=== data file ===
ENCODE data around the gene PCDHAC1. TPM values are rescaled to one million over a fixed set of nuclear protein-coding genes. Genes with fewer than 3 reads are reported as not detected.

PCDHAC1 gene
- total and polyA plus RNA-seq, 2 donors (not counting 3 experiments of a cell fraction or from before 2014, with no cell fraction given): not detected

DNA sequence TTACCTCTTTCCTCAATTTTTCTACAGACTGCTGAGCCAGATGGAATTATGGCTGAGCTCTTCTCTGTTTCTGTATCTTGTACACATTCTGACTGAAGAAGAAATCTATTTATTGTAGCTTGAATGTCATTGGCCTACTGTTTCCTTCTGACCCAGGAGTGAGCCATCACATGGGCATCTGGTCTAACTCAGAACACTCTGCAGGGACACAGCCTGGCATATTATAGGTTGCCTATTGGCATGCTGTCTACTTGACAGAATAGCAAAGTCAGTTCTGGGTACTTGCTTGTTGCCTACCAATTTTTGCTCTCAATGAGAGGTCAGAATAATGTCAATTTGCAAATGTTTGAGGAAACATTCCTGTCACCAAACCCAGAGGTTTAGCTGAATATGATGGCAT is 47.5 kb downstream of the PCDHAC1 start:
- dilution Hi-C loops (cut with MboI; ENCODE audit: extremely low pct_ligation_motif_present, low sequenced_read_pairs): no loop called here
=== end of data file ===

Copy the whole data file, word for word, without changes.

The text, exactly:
ENCODE data around the gene PCDHAC1. TPM values are rescaled to one million over a fixed set of nuclear protein-coding genes. Genes with fewer than 3 reads are reported as not detected.

PCDHAC1 gene
- total and polyA plus RNA-seq, 2 donors (not counting 3 experiments of a cell fraction or from before 2014, with no cell fraction given): not detected

DNA sequence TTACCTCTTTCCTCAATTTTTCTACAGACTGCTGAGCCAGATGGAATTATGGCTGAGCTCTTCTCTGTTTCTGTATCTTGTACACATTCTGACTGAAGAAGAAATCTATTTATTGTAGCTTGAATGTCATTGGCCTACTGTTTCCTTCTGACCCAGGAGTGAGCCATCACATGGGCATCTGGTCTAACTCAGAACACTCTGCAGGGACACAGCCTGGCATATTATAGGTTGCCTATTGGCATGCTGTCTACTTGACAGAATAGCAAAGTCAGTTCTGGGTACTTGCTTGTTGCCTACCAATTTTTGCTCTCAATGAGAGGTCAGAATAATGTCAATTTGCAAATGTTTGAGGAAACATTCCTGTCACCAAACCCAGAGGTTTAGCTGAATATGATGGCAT is 47.5 kb downstream of the PCDHAC1 start:
- dilution Hi-C loops (cut with MboI; ENCODE audit: extremely low pct_ligation_motif_present, low sequenced_read_pairs): no loop called here